A strange illness is creeping down the generations of my paternal family. Starting with forgetfulness, forgetting names, faces, things or events, it snowballs suddenly and in extreme cases results in a total loss of memory…. or a major part of it! You can call it Dementia, a combination of a streak of Alzheimer’s and a series of micro brain strokes.
Although the victims of this condition are hardly aware of their condition and thankfully not tormented by it, the family members definitely are! Toiling hard to make a parent or sibling remember who you are, can be agonizing and as the condition is often irreversible, one has to learn to live with this heartbreak!
My grandfather forgot nearly everything about his recent past. The only glimpses he had of his past life were of far off events, the days he had spent in Aonla (a small village near Bareilly, India) and Calcutta, where he usually lived a major part of the year for the sake of his business and the schooling of his children. He had been blessed with a big family, sons, daughters, grandchildren and great grandchildren and we all lovingly called him Abbaji. He was equally popular in all the generations because of his soft nature and caring ways.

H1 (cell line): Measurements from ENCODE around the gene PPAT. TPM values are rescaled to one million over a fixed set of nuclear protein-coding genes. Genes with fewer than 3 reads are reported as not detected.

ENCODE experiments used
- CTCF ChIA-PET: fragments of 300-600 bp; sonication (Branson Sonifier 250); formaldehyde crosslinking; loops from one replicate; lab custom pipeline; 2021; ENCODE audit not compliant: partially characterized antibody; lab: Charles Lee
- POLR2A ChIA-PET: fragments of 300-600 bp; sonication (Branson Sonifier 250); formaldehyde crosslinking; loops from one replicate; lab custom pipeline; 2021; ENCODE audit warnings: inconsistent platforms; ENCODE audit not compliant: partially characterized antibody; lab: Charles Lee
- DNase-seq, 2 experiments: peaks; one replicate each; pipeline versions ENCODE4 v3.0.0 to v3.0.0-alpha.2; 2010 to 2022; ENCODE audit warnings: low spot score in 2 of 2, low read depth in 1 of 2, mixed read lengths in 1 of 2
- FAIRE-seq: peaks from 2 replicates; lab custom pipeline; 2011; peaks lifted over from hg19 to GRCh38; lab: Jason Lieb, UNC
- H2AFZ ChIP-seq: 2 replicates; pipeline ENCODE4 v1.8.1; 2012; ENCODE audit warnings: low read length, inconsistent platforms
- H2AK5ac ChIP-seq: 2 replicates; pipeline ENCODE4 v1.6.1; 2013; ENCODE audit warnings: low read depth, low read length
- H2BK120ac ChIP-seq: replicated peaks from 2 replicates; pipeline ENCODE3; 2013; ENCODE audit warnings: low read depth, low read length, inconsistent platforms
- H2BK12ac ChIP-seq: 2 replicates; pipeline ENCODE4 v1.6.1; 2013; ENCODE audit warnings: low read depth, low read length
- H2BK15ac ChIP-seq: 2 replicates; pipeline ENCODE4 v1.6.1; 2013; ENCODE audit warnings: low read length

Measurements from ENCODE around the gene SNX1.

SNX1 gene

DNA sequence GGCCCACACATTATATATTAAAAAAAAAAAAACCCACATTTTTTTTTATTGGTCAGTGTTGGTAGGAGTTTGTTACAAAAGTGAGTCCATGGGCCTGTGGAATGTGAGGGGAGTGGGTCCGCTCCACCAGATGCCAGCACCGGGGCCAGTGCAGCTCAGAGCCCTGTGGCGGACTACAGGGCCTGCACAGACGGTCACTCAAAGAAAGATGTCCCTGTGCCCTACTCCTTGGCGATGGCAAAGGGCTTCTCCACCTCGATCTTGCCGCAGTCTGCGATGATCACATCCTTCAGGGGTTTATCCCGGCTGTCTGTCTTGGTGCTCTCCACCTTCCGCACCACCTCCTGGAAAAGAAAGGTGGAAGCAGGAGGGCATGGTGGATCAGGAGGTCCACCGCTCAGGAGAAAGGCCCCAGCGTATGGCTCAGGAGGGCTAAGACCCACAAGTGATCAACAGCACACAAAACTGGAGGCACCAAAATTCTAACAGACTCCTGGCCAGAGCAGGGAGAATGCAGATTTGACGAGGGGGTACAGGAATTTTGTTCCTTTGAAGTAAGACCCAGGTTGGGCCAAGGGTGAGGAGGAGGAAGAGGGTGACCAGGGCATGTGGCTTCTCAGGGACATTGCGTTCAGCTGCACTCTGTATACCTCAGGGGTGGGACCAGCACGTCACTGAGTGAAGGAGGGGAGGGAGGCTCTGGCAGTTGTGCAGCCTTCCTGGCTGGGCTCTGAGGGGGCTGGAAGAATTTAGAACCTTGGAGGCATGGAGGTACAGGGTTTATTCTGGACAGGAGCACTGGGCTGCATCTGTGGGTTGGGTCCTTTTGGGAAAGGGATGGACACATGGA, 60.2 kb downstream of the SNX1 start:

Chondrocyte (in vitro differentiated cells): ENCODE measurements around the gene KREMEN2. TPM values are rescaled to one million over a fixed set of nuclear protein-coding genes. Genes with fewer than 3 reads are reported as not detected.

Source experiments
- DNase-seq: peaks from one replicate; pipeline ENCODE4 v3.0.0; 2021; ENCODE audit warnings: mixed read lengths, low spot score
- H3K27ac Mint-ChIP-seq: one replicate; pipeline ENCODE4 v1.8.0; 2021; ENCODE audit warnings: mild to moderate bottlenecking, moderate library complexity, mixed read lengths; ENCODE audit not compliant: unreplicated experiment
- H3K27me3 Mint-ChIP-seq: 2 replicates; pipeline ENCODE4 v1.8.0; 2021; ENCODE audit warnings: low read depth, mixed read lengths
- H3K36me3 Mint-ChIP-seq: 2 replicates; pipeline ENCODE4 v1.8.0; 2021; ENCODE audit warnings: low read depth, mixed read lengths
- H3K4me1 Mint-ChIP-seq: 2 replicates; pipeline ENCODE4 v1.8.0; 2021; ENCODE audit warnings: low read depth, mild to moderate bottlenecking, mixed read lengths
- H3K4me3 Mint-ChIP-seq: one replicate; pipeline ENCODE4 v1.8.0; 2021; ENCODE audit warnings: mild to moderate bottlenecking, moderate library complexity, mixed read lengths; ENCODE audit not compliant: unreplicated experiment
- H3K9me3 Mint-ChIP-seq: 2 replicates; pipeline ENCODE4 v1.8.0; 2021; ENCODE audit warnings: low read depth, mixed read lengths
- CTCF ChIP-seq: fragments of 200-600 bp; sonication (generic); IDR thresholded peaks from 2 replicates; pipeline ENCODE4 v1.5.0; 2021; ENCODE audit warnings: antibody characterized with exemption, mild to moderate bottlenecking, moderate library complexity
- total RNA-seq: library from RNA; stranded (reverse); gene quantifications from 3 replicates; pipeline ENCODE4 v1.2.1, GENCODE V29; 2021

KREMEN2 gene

When his memory started to fail, our family took it for a part of ageing, and also a result of the ups and downs he had experienced in life. At age above ninety, it was not surprising if he could not remember the names of his grandchildren (we were more than fifty Masha Allah!), the painful fact was that he forgot the names of his children. But in spite of this, the flicker of recognition in his eyes when they came to meet him and the happy smile which lit up his face were really heart warming.
My eldest uncle whom we called Taya Abba was a man of great intelligence. Being the eldest among five brothers, he had a special place in his siblings, his word often almost taken to be the final and we all respected him very much. In the early years of East Pakistan and after migrating from India, he was one of the founder members of Sikander Industries in Dhaka and was held in great awe by the staff members and all and sundry called him “Bara Sahab”. But this Bara Sahab was reduced to a mere shadow of the great man he was, as slowly his memory started to failed him and for decades he remained in a state of oblivion before death finally freed him from this painful state.
My father’s eldest sister was beauty, grace and dignity personalized! She was cherished and respected by all the people close to her and her siblings hardly took any decision without her advice. In our childhood, I and my cousins were always awe struck by her and every statement she made was like an order for us. But this fear changed into deep fondness as we grew older and came to understand her better. Though years have passed since her death but I still feel sad for her as my sweet and wise Phuphi Ammi met the same tragic end!